Throughout the last four years and four months, the Tories’ cynical assault on the welfare state has rarely foundered, in terms of public support, with one exception — the bedroom tax (introduced on April 1, 2013), a typically vengeful but poorly-conceived assault on the unemployed, requiring people in receipt of housing benefit but deemed to have a spare room to downsize to a smaller property if they cannot pay for their “spare room” or “spare rooms” at a cost of between £11 and £21 a week. Many people, of course, simply do not have this money to spare.

Beyond the horrors of a cabinet of millionaires deciding that people in social housing should not be entitled to a spare room, the implementation of the tax has been a disaster in practical terms, as there are very few smaller properties for people to move to, and, instead, people have in many cases had to leave the homes in which they have lived for decades and move to the private sector, where, of course, the costs are much higher.

In addition, many “spare rooms” are used by disabled people, for example, to store necessary medical equipment.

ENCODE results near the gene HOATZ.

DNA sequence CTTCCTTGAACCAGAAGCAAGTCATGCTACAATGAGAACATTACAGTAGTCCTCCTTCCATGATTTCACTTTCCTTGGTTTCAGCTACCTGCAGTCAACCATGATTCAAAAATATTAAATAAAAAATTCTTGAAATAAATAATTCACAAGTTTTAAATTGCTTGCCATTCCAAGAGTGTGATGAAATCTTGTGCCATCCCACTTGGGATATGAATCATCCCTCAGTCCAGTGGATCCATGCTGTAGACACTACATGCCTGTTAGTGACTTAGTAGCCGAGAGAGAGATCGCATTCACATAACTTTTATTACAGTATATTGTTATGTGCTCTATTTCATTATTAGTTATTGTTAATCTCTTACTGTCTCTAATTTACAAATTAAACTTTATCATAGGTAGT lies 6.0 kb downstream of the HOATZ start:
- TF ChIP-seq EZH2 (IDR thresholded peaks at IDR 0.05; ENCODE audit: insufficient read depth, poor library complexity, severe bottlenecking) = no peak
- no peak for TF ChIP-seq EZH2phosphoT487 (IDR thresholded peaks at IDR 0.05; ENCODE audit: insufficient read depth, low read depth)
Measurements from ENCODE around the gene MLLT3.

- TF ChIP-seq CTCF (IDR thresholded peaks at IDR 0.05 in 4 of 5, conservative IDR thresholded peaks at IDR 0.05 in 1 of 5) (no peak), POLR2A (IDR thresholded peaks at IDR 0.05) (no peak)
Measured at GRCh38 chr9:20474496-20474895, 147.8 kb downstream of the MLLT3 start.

As the Guardian explained on Friday, “David Cameron’s authority received a damaging blow” when a Private Member’s Bill introduced by Andrew George, the Lib Dem MP for St. Ives, was voted through to a second reading by 306 votes to 231. As the Guardian also stated, “Seventy Conservative MPs ignored a three line whip and stayed away from Westminister,” and “Angie Bray, Tory MP for Ealing Central and Acton, voted against her party.”

In his bill, Andrew George has “proposed measures to exclude social housing tenants” from the bedroom tax “until they receive a ‘reasonable offer’ of alternative accommodation with the ‘correct number of bedrooms.'” An exemption would also be made “if a tenant needs an extra room for medical reasons or if the property has undergone substantial adaptations to help them live there.”